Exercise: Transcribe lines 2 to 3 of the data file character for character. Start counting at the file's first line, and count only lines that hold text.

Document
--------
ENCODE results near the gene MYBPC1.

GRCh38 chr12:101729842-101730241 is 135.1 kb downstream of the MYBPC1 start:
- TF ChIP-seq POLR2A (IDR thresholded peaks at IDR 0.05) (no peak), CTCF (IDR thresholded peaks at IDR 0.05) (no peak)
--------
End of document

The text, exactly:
GRCh38 chr12:101729842-101730241 is 135.1 kb downstream of the MYBPC1 start:
- TF ChIP-seq POLR2A (IDR thresholded peaks at IDR 0.05) (no peak), CTCF (IDR thresholded peaks at IDR 0.05) (no peak)